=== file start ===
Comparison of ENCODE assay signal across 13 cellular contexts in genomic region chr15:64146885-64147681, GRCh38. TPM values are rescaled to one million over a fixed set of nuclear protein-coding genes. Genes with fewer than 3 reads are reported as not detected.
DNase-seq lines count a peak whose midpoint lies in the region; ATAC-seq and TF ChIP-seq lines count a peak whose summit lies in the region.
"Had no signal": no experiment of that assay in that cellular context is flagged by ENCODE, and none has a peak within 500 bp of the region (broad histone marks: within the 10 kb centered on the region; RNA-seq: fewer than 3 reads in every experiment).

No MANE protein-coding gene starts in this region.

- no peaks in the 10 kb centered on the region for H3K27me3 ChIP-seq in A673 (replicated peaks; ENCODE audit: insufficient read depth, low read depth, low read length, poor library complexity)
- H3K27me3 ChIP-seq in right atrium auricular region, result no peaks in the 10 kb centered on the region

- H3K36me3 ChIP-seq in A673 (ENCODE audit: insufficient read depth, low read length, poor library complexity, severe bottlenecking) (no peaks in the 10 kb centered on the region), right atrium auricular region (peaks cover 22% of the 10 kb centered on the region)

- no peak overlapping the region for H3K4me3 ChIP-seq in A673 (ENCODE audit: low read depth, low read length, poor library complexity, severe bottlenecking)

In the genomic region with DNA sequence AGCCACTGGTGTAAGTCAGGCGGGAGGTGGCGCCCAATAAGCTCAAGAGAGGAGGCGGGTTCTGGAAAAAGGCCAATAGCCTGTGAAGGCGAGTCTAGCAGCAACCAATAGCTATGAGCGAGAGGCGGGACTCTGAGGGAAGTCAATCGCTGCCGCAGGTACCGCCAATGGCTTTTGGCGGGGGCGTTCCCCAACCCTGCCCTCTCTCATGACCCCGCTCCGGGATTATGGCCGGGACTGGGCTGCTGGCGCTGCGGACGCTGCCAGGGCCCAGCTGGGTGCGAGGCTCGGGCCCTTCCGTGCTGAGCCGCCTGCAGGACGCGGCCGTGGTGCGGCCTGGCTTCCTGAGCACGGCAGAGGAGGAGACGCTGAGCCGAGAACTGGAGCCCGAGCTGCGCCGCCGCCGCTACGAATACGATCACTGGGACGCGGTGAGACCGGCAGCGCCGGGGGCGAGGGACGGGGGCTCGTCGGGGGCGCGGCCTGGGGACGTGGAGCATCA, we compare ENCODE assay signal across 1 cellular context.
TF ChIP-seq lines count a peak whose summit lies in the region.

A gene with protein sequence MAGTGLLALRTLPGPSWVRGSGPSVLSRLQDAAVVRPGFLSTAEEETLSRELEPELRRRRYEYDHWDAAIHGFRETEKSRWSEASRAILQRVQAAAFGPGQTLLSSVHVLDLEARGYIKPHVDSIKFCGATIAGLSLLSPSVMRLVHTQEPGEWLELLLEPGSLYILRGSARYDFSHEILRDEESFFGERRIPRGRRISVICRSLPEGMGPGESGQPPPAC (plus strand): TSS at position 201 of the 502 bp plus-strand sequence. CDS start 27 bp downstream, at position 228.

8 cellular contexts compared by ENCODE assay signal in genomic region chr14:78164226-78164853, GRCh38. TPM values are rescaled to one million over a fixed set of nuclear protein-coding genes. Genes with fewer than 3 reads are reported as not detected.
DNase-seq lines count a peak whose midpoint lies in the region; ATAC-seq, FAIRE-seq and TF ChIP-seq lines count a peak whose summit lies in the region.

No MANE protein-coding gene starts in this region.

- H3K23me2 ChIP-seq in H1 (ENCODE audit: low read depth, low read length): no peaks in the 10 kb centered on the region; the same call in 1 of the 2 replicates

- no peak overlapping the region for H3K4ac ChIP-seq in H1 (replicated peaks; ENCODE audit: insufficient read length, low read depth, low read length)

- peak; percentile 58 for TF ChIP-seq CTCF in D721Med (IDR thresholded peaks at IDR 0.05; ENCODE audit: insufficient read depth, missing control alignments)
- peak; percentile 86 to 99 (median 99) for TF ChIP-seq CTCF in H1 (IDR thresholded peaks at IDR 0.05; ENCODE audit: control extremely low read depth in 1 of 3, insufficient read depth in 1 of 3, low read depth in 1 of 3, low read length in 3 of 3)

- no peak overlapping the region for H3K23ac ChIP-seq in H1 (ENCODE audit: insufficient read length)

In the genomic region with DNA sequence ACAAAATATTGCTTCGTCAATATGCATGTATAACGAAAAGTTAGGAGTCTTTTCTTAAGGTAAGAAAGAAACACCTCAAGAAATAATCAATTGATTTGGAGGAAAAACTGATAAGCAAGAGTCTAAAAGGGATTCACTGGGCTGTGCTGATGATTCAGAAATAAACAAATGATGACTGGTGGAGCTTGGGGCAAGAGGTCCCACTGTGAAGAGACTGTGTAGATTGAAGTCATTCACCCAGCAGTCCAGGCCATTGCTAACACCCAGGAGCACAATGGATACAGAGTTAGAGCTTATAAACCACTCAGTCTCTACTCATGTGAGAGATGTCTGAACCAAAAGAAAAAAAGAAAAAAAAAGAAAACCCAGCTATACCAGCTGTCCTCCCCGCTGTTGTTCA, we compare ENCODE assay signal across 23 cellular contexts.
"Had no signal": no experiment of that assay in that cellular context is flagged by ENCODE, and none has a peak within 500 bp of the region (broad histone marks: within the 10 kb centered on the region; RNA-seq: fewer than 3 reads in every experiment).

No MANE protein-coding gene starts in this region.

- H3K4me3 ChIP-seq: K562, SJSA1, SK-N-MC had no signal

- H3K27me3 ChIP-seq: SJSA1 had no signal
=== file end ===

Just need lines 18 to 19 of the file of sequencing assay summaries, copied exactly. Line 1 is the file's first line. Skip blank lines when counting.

- peak; percentile 86 to 99 (median 99) for TF ChIP-seq CTCF in H1 (IDR thresholded peaks at IDR 0.05; ENCODE audit: control extremely low read depth in 1 of 3, insufficient read depth in 1 of 3, low read depth in 1 of 3, low read length in 3 of 3)

- no peak overlapping the region for H3K23ac ChIP-seq in H1 (ENCODE audit: insufficient read length)